Let's do the math: Assets= $14.2b, spread= 2.13%, expenses 9,650,000, shares= 115,395,695
14.2b x .0213/4= 75,615,000 - 9,650,000 = 65,965,000/115395695 = $0.57
Note this calculation is based on GAAP numbers in their earnings report and the dividend is based on taxable earnings which differs from GAAP.
A few things to note. The spread is down from last quarter in which I think it was 2.6%. If the dividend declines again (as the calculation above show), the stock is likely to decline again. They did use the phrase "stabilized dividend" in the earnings report so they may be able to come up with the extra cents to keep it at $0.65 as there is precedent for paying more than the GAAP numbers calculate.
It does not appear that any shares were repurchased. As I mentioned, the announcement of a share buyback is done by companies to help put a floor under a falling stock price. It does not mean that the shares were actually repurchased. The mREIT model is to issue more shares and leverage that capital up 4 -9 times, and buybacks do not add to capital, but reduce it instead.
The news about book value increasing some 5% since year-end is good and gives the stock a little more room to increase, but I think it's going to take a larger increase in the 10 yr to get investors to jump on board. The 10 yr stuck at 2% is not going to do it.
Finally, what is it with the announcement calendar? In December, they had a surprise dividend announcement and now today's earnings are one day early.
2.03%. Here's the chart over the last year. As you can see, the 10 yr is still trapped in a range. When it breaks out over 2.20%, then you can start to get excited.
PWS, you are missing my point about the European debt crisis. It's not about how it directly affects IVR via its lending relationships. Rather, it's about how European banks are deleveraging, by selling risk assets and how European money is moving into Treasuries, putting downward pressure on US interest rates. There have been several reports on how much deleveraging European banks must undergo in order to bring their capital ratios back into line. Deutsche Bank and BNP Paribas are levered some 50-1 which is even greater than Lehman and Bear were leveraged. Selling of risk assets in Europe may present some opportunities for large funds to find high yielding product there, but that means that they aren't buying here which keeps a lid on prices of risk assets.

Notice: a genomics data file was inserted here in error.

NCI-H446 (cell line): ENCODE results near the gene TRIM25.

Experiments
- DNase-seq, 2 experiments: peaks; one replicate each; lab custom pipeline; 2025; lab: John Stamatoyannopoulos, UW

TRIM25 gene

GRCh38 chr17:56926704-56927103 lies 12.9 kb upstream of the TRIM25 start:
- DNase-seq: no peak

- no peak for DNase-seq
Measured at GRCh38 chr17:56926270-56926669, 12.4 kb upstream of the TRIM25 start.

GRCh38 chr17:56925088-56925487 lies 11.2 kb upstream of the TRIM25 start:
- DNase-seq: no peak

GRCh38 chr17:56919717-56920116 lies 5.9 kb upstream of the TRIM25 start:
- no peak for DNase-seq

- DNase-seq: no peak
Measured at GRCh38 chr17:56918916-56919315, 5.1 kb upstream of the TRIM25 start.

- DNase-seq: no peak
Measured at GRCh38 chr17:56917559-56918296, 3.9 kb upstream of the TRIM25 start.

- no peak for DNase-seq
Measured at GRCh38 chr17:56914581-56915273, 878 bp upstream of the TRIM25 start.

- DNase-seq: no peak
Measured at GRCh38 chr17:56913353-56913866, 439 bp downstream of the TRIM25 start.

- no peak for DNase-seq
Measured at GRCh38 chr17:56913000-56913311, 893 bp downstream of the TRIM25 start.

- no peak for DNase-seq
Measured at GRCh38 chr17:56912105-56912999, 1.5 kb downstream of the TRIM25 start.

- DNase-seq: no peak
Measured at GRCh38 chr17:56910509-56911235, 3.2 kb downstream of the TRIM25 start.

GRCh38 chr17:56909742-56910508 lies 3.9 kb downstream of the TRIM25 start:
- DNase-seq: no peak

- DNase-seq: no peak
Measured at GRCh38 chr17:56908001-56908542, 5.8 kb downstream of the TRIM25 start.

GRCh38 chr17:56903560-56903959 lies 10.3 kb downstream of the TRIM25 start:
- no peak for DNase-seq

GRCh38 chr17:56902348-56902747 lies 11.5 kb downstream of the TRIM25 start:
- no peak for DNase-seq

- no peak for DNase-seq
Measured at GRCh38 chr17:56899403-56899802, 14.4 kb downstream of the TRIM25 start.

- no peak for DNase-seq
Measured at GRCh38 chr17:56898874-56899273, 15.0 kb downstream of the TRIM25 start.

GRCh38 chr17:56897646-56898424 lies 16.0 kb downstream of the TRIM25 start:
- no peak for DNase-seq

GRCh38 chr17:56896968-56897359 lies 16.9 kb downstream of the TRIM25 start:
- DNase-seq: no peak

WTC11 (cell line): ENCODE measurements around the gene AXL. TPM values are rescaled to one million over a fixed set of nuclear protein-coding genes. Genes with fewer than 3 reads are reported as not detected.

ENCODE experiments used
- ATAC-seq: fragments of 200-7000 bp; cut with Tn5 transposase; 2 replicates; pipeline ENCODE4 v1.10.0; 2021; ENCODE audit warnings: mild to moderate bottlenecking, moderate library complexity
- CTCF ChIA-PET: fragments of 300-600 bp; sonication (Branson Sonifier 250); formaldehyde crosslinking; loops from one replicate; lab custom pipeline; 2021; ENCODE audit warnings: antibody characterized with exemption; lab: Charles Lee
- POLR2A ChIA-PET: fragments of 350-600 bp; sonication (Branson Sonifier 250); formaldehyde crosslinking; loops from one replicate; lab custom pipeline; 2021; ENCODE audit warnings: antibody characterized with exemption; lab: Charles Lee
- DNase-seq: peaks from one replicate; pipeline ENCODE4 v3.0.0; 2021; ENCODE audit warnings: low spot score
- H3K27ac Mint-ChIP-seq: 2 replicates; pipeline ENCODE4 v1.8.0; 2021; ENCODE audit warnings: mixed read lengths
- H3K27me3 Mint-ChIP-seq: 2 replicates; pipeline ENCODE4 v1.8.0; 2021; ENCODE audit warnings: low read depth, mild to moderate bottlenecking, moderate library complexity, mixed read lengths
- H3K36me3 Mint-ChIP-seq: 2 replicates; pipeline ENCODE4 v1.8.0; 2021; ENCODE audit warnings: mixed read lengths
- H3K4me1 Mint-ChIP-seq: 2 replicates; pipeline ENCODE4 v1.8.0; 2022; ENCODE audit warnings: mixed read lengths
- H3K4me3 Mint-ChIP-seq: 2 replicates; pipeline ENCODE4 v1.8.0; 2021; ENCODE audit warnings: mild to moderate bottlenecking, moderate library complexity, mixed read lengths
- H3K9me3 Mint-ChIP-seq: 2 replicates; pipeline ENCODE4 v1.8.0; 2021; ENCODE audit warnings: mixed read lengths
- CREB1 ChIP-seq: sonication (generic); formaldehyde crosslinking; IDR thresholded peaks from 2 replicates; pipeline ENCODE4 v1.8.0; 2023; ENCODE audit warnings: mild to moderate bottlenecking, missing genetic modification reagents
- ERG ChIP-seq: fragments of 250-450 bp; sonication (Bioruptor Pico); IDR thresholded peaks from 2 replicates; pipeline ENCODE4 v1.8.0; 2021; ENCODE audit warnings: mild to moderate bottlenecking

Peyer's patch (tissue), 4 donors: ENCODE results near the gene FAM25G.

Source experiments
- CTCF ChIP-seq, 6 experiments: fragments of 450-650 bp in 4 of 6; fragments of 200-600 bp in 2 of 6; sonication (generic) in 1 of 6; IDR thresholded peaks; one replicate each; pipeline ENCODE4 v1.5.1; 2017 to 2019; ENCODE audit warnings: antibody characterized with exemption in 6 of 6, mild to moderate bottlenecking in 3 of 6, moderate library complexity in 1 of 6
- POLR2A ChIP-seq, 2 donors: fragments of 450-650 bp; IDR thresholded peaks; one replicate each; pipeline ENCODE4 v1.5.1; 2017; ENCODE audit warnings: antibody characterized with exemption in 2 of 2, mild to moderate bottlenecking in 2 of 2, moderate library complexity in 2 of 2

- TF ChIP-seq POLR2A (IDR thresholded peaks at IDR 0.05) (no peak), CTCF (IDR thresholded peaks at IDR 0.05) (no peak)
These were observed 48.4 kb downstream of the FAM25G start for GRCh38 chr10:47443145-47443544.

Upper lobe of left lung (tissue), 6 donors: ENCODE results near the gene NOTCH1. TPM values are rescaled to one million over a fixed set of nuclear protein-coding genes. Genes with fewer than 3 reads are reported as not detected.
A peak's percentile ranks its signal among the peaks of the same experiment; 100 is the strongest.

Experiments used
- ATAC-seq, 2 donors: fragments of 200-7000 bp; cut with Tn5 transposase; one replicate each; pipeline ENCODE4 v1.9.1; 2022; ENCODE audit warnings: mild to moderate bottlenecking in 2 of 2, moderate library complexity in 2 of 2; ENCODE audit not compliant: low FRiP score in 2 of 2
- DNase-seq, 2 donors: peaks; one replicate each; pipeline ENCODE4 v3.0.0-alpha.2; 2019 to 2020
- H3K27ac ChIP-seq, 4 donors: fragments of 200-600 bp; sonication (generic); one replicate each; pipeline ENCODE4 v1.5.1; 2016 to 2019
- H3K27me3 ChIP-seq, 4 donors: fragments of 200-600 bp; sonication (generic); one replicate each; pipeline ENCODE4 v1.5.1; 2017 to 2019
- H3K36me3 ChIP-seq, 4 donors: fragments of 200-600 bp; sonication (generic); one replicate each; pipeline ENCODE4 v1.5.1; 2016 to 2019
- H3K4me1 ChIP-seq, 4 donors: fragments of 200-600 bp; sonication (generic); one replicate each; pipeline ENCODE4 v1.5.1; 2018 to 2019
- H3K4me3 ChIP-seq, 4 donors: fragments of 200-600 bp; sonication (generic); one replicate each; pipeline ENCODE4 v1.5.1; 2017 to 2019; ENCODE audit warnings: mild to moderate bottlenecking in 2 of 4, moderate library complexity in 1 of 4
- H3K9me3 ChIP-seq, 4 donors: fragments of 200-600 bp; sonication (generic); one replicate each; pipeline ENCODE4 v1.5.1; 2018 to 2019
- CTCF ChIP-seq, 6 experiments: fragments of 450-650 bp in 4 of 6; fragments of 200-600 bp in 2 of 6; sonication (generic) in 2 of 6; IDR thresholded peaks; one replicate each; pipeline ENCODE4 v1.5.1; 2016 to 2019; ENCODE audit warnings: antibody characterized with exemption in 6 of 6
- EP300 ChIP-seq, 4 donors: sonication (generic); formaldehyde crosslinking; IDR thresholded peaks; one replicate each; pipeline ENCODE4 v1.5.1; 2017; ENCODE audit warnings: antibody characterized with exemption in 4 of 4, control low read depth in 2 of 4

Technically, IVR has cleared its 200 moving average, which is good news, but it is also trading at an RSI above 70, which has been an overbought sign. Last time it traded over 70 RSI, it then went sideways for a bit, working its overbought condition through time instead of price. It is putting in a new base and can make the next move toward $18 where it broke down last August. The question is whether interest rates will increase to give it the fundamental reasons to support the technical move higher or whether it will be turned away at the $18 resistance level.
Good post but one error, mREITs PPS follow BV 80% and yield 20%. BV has proven time and time again to be much more indicative of PPS than yield ever was. This is what held up NLY over the slow years (price to book vs market conditions and peers).
No surprises. We all knew that BV would recover a little. The earnings are relatively flat, as they should be since IVR really did not do much over the quarter (small portfolio rearrangement).
What I'm looking to see is the swaps roll off and start to add back into BV, as well as free up some money to buy MBSs and increase interest income. This will take a few quarters...
All in all it's a nice, boering report. Exactly what I like to see.
My guess for the next dividend: 65 cents.
I agree with the $.65 for this quarter.
I think that the the sentence "We believe our portfolio is well constructed to emphasize dividend stability as we also continue to focus on improving our book value" was very intentionally written and that the $.65 dividend is certain for this quarter as well as the next few quarters also.